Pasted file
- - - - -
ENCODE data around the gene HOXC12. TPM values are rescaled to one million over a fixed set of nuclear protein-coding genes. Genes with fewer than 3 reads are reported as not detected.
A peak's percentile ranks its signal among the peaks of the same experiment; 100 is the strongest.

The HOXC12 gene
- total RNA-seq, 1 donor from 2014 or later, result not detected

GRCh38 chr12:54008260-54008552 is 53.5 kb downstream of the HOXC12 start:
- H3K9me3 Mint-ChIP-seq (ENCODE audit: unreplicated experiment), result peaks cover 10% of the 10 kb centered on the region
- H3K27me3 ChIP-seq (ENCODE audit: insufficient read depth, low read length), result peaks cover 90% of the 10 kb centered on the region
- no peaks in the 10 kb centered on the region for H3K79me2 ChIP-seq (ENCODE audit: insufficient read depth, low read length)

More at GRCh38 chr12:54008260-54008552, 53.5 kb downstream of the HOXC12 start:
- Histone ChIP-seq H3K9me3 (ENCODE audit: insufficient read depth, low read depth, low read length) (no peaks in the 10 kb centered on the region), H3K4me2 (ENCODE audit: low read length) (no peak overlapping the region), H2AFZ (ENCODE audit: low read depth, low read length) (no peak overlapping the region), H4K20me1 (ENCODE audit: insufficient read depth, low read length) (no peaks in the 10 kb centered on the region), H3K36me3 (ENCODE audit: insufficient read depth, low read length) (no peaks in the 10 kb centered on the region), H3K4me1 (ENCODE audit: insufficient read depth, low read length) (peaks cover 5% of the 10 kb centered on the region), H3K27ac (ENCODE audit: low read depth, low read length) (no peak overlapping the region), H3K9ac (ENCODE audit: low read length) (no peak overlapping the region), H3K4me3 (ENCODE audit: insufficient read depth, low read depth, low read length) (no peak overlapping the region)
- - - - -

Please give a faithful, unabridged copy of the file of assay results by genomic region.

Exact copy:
ENCODE data around the gene HOXC12. TPM values are rescaled to one million over a fixed set of nuclear protein-coding genes. Genes with fewer than 3 reads are reported as not detected.
A peak's percentile ranks its signal among the peaks of the same experiment; 100 is the strongest.

The HOXC12 gene
- total RNA-seq, 1 donor from 2014 or later, result not detected

GRCh38 chr12:54008260-54008552 is 53.5 kb downstream of the HOXC12 start:
- H3K9me3 Mint-ChIP-seq (ENCODE audit: unreplicated experiment), result peaks cover 10% of the 10 kb centered on the region
- H3K27me3 ChIP-seq (ENCODE audit: insufficient read depth, low read length), result peaks cover 90% of the 10 kb centered on the region
- no peaks in the 10 kb centered on the region for H3K79me2 ChIP-seq (ENCODE audit: insufficient read depth, low read length)

More at GRCh38 chr12:54008260-54008552, 53.5 kb downstream of the HOXC12 start:
- Histone ChIP-seq H3K9me3 (ENCODE audit: insufficient read depth, low read depth, low read length) (no peaks in the 10 kb centered on the region), H3K4me2 (ENCODE audit: low read length) (no peak overlapping the region), H2AFZ (ENCODE audit: low read depth, low read length) (no peak overlapping the region), H4K20me1 (ENCODE audit: insufficient read depth, low read length) (no peaks in the 10 kb centered on the region), H3K36me3 (ENCODE audit: insufficient read depth, low read length) (no peaks in the 10 kb centered on the region), H3K4me1 (ENCODE audit: insufficient read depth, low read length) (peaks cover 5% of the 10 kb centered on the region), H3K27ac (ENCODE audit: low read depth, low read length) (no peak overlapping the region), H3K9ac (ENCODE audit: low read length) (no peak overlapping the region), H3K4me3 (ENCODE audit: insufficient read depth, low read depth, low read length) (no peak overlapping the region)